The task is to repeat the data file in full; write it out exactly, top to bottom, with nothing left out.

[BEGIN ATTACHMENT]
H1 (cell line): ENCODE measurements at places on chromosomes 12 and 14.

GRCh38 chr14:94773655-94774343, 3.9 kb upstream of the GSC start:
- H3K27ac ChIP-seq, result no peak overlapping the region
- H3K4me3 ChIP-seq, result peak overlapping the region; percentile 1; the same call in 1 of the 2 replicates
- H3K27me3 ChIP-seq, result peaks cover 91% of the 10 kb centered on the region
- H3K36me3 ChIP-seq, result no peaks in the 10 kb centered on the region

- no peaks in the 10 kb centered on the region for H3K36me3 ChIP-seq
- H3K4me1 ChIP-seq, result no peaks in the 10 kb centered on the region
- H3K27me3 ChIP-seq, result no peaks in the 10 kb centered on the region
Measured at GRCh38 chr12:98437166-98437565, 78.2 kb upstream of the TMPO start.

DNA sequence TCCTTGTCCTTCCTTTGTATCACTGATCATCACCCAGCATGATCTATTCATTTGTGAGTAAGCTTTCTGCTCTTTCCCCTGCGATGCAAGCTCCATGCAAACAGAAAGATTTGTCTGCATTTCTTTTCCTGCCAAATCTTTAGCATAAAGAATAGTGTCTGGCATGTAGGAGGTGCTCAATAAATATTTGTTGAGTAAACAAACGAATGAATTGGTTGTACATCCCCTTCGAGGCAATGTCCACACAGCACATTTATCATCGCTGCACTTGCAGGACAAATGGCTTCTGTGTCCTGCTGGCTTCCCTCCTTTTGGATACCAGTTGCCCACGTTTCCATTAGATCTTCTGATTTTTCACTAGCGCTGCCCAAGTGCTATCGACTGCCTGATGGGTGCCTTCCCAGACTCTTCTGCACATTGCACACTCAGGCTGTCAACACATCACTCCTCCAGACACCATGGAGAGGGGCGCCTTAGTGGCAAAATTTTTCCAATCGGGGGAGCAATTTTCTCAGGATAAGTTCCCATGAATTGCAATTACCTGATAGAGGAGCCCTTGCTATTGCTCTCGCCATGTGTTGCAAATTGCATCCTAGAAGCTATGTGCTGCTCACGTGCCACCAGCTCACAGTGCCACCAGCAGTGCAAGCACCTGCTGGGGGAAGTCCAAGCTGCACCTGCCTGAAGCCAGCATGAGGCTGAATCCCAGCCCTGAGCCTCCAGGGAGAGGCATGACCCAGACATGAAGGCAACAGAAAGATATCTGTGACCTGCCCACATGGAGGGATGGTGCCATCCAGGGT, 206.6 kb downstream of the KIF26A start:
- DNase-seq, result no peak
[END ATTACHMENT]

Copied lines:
H1 (cell line): ENCODE measurements at places on chromosomes 12 and 14.

GRCh38 chr14:94773655-94774343, 3.9 kb upstream of the GSC start:
- H3K27ac ChIP-seq, result no peak overlapping the region
- H3K4me3 ChIP-seq, result peak overlapping the region; percentile 1; the same call in 1 of the 2 replicates
- H3K27me3 ChIP-seq, result peaks cover 91% of the 10 kb centered on the region
- H3K36me3 ChIP-seq, result no peaks in the 10 kb centered on the region

- no peaks in the 10 kb centered on the region for H3K36me3 ChIP-seq
- H3K4me1 ChIP-seq, result no peaks in the 10 kb centered on the region
- H3K27me3 ChIP-seq, result no peaks in the 10 kb centered on the region
Measured at GRCh38 chr12:98437166-98437565, 78.2 kb upstream of the TMPO start.

DNA sequence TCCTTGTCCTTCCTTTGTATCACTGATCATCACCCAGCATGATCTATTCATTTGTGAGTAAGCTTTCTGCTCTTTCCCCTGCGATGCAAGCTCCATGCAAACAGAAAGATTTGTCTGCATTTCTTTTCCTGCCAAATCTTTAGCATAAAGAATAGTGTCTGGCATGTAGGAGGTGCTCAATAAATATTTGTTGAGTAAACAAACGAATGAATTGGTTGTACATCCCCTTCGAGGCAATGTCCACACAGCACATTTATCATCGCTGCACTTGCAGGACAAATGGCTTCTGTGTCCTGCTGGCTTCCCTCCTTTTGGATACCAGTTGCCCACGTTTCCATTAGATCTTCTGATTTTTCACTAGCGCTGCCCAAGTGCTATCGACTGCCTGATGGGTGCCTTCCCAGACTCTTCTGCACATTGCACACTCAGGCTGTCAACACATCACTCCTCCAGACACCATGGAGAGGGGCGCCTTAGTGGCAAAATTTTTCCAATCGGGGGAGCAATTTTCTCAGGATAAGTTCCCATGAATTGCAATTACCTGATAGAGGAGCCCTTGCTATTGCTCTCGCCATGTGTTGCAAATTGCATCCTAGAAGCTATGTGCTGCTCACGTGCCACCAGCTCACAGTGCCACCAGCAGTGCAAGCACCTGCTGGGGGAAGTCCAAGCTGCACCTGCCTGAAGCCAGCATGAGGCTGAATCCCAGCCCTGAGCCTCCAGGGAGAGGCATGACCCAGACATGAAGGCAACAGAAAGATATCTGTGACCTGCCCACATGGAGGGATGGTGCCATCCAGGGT, 206.6 kb downstream of the KIF26A start:
- DNase-seq, result no peak